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Red 4 Down

I was really quite upset to hear Red 4 was down. I watched the news – flicking between Sky and BBC with little hope. I saw him a month ago in the skies over Southport. Alas, I have no photos. I used the last of my battery charge on XH-558. The Red Arrows go on forever of course – or so I thought. I have seen them before and I shall again. I should have saved some time but… Isn’t that life? And death.

I should have said something earlier but I wanted the dust to settle and didn’t really know what to say.

Then I picked up an old collection of sf stories called “Master’s Choice Vol.1″ I’d bought recently for pennies in a second-hand shop and happened quite by chance upon “Requiem” by Robert Heinlein – a story I had never read. It starts with this quote:

Under the wide and starry sky
Dig the grave and let me lie:
Glad did I live and gladly die,
And I laid me down with a will!

This be the verse you grave for me:
Here he lies where he longed to be;
Home is the sailor, home from sea,
And the hunter home from the hill.

- Robert Louis Stevenson

The story is about an elderly businessman who due to his personal passion invested early in space, made a packet from it and despite the better judgement of his company and his legacy-seeking family, employs two washed-up rocketeers and burns it all for one lonely impulse of delight – to visit the moon. Where he dies.

Flight Lieutenant Egging, it shall go on because you are not the only one to love the stars too fondly to be fearful of the night.

Per ardua ad astra!

We just want to go home.


  1. Simon G says:

    Aye, most upsetting.

    I was also at Southport and took some snaps of them. Feel free to use one of mine.

  2. CountingCats says:

    You have never heard of Delos D. Harriman?

    He is one of the great unsung heroes of the space race; that he never existed is besides the point.

    Did you know that Woodrow Wilson Smith was the backup pilot for Harrimans first expidition? And if you don’t know who Woodie Smith is, then no damn Heinlein fan are you.

  3. Schrodinger's Dog says:


    Off topic I know, but thanks for bringing back some memories.

    As a teenager I read both Requiem and The Man Who Sold the Moon. At the time – circa 1980 – the plot lines of both seemed utterly implausible: private corporations going to the Moon? Far more likely that would always be the provenance of governments. But it looks like the Grand Master of SF was right after all, and the real life Delos D. Harrimans are slowly but surely starting to appear.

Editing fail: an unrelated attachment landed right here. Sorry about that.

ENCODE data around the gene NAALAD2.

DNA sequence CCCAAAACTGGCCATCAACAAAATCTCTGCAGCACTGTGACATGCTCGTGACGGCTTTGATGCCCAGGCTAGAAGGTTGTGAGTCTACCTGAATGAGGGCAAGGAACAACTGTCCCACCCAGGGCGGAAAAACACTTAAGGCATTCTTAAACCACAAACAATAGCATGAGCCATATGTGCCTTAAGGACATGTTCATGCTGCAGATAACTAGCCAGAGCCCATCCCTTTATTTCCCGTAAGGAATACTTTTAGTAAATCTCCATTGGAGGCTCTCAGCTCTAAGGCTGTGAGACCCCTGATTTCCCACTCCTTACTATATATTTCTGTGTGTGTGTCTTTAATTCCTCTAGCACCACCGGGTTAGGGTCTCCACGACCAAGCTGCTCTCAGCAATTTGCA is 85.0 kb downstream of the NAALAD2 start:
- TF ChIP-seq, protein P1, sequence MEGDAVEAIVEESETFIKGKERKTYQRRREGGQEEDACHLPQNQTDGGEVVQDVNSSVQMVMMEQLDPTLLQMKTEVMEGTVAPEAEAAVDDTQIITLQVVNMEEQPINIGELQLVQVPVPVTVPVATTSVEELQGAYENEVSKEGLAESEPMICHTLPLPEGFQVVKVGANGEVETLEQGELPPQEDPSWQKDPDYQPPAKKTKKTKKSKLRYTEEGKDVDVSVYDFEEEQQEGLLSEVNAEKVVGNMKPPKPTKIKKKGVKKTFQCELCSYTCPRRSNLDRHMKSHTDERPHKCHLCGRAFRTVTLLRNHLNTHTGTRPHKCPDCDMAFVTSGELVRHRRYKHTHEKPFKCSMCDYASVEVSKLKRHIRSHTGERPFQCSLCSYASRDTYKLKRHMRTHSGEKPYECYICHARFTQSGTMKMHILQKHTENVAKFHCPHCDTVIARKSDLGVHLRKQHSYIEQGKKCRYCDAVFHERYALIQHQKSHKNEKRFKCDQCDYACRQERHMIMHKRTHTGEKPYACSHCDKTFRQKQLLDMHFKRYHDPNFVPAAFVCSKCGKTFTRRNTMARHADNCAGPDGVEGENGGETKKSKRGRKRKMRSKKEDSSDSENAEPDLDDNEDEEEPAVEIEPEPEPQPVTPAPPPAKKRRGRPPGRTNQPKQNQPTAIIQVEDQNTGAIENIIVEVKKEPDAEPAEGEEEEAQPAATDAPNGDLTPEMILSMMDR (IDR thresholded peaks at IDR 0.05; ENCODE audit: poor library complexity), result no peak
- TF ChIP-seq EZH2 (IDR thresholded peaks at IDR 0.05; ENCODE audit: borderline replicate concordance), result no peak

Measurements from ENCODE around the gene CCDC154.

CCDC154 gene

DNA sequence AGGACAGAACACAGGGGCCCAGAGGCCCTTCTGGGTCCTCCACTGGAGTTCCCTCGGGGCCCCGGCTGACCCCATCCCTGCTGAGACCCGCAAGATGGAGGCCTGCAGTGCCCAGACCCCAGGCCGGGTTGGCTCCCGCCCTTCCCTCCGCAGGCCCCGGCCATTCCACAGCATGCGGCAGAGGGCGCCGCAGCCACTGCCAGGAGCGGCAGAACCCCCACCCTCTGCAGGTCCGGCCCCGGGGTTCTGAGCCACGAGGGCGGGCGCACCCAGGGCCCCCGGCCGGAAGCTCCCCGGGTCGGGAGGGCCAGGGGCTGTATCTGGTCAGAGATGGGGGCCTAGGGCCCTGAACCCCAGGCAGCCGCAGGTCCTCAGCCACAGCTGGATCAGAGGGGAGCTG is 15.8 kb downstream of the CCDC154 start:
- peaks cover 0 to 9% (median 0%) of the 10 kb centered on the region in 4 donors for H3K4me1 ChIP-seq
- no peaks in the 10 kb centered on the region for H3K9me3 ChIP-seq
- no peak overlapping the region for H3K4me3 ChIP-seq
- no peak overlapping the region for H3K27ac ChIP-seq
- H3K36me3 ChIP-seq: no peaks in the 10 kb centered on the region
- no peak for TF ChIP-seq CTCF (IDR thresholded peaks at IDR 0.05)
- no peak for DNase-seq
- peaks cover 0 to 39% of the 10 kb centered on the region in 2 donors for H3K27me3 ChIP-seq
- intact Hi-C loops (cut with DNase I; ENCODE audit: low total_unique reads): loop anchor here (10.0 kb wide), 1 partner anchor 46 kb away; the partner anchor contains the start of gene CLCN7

4. JuliaM says:

    “The Red Arrows go on forever of course – or so I thought. I have seen them before and I shall again. I should have saved some time but… Isn’t that life? And death.”

    The more flight hours you rack up, I guess the greater the chances of something happening, no matter how sublime your skill, or how expert the ground crew.

    A sad weekend indeed.

  5. NickM says:

    I have never claimed to have read much Heinlein. Indeed I’ll level with you. I have read “Requiem” and “The roads must roll” and repeatedly started “Stranger in a strange land” and that is it.

    I actually think it’s a bit more complicated than that. The company has a sort of government concession and is tightly regulated. It is not really the model I look at. Goddamn it! You think I had Elite on my Speccy and Hardwar on my PC for fun? No! Training manuals for the C21st. Hardwar is actually quite an interesting study in anarcho-capitalism. Not that I was musing that when I was running body parts to the aliens…

    Seriously though believing space as a government thing is much the same as believing hosting the 2012 Olympics will produce a generation of physical superkids. It just doesn’t work until it becomes commercial. Until, dare I say it, it becomes real. Almost mundane. I mean until people are posting from their Strawberry strongly worded posts to the Daily Mail whilst relaxing by the methane seas of Titan that that bloody shuttle was delayed four hours and that Richard Branson (rev IV) had better get his tentacle out. And the in-flight meal was awful. And that the place ain’t the same now they built the Haven resort and it’s over-run with charvers from the asteroid belt.